I Know Alot Of This Is The Result Of Good Marketing On The Manufacture`s Part, Making Us Think That Your Old Bow Is Obsolete And That You Need To Spend Big Bucks On A New One, But It Seems That The Prices That They Are Expecting Us To Pay Are Getting Out Of Hand. Am I The Only One Who Feels This Way, I`ll Shut Up Now And Get Off My Soap Box And See What You Guys Think.
they just want you to think their obsolete!! i'm going to hunt with mine till it breaks. too expensive to always have the latest
 

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obsolete?

I shot a Browning Indian until 1998. It wasnt till i picked up New bow at the boat sport and travel show that i desired a new bow. The Indian shot with quite an arc but still killed deer very well and was very forgiving with my shooting form. Hype is what makes us think we are obsolete in my book. If it wasnt for us hunters the research and developement of theses products for hunting would not exist. Im glad that these products exist but ya gatta go with stuff you NEED instead of wants. I thank Browning for the bow Adrenaline and all the accessories that make our hunts alittle easier.
 

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The only thing that makes a bow obsolete is the customer. I swear, some guys think that if the next bow that comes out is 3 fps faster then their bow is junk...wow, my friend has hunted with a Pearson Spoiler for 15 years. He seems to be able to drop a deer every year with it........

Changing the subject for a moment...my new neighbor just pulled up....my god, she is hot!...cant wait til summer!!

But no, I dont think people give older bows much credit.
 

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Bo...for her own good, I hope she doesn't try to steel your wheels brotha'!!! Maybe you can work something out with her. ;)

I agree that the "obsolescence" is all in the marketing scheme. Just practice with what you have and you'll be fine. If you go buy a faster bow and aren't accurate with the one you currently have you're just gonna' miss sooner and worse with the new one.

treehugger
 

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I agree newer and better isn't always the answere in hunting equipment, but I'm fairly sure it doesn't apply to golf, so go ahead, buy that new driver you've been drooling over fellas.

I love taking skins money off guys that buy new ones every year, hit the ball longer, farther, faster and deeper into the crud off the fairways!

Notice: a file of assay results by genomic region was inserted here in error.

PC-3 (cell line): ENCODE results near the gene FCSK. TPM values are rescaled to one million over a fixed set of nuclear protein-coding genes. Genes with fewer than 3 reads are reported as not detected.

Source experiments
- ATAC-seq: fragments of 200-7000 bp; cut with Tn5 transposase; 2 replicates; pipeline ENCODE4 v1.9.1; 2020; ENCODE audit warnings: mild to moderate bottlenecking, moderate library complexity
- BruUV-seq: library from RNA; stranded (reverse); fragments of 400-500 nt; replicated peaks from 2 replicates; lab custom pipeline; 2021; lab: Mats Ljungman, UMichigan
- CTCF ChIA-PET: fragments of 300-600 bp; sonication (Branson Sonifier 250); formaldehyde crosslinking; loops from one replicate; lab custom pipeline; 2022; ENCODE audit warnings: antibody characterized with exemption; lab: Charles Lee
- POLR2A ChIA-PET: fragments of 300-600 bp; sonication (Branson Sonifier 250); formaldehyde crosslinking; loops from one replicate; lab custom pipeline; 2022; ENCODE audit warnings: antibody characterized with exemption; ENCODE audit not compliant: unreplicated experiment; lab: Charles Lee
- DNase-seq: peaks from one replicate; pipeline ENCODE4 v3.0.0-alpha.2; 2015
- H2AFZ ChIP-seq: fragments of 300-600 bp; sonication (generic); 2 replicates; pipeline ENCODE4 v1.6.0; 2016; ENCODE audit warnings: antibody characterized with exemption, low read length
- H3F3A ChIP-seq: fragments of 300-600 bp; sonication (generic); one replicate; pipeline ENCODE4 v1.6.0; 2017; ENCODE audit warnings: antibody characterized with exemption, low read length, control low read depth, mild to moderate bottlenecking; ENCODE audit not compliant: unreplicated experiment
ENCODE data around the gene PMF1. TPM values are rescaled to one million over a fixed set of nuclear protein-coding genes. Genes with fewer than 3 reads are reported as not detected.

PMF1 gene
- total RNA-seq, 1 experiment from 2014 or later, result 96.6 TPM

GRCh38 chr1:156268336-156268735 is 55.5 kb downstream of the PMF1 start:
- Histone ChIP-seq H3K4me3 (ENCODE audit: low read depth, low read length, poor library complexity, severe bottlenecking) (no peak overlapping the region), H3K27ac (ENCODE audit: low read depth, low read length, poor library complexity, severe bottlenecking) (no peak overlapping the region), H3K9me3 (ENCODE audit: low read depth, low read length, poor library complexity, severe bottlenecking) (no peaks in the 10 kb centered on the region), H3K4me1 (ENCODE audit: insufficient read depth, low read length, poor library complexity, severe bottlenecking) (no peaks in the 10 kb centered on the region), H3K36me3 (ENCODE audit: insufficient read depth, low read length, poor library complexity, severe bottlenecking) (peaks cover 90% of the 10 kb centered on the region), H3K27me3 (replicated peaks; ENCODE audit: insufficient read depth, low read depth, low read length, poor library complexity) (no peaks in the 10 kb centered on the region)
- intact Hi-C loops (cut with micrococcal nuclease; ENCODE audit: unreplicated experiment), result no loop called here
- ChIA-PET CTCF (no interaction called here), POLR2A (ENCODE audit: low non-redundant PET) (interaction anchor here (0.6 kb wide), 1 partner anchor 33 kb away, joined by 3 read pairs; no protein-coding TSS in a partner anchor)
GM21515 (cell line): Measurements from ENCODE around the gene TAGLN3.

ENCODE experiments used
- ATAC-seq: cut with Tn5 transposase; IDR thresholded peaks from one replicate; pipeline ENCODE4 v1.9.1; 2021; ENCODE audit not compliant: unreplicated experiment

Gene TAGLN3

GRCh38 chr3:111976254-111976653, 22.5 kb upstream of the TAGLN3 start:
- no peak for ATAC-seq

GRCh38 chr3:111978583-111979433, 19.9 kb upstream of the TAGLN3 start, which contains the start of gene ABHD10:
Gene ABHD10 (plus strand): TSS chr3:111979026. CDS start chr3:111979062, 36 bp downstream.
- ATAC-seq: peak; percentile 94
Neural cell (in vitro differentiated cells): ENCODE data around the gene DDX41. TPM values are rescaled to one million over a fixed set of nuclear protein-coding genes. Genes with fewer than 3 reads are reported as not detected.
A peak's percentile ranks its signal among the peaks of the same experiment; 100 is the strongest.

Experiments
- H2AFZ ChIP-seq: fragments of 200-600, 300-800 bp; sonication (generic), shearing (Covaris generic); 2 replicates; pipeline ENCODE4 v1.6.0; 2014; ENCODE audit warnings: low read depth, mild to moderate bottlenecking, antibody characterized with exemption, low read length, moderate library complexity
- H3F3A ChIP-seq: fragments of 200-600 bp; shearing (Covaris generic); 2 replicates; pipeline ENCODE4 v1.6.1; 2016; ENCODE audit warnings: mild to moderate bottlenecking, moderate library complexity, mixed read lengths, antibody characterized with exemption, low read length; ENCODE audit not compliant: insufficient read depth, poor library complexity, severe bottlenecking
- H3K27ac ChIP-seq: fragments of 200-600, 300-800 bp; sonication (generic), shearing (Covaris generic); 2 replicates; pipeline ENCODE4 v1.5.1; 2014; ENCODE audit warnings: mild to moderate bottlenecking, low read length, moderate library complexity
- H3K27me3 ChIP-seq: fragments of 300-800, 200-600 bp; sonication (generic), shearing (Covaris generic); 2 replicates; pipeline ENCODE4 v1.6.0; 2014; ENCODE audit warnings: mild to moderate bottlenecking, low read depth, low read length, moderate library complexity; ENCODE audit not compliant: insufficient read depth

Learn good craftsmanship with what you have, tweek it if needed, and enjoy the feeling of a few extra bucks in your pockets.
 

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I thought the way most of you did until 2 weeks ago.

I have a 1990 Golden Eagle with limbs that were replaced under warranty in 1999. Used to shoot 3-D's all the time, everything was great.....then I got married and had kids.

Quit shooting at 3-D shoots and only shot at home by myself. Thought two years ago I would buy a new bow for my birthday. Had no idea a bow went from being a 300-400 dollar investment to $700.00. Changed my mind and added new sights (got rid of those old brass pins for a fiber optic, light gathering sight) and a new rest. Everything was great.........then I joined an indoor league this year.

I saw my arrows flutter to the target like a childs BB gun shoots BB's next to the other guys. They told me to try a new one out. I am left handed so that isn't so easy. A guy there actually had a new Browning bow that was left handed. I shot it that night and increased my score by 50 points (or 14%) cold turkey. Needless to say I bought the bow and haven't looked back. Sorry, but I believe now that bows are like computers, you just have to upgrade every few years.
 

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I paid $1300 for my limited edition PSE Intrigue back in 2000. I've hunted with it for 5 years now, and I'll probably have to hunt another 5 years with it. Right now, that 5 years averages out to $260 a year to hunt with it. I don't regret it at all though, as it's extremely light (it weighs less than 4 pounds fully dressed), not to mention that MSRP was about $1800. :eek: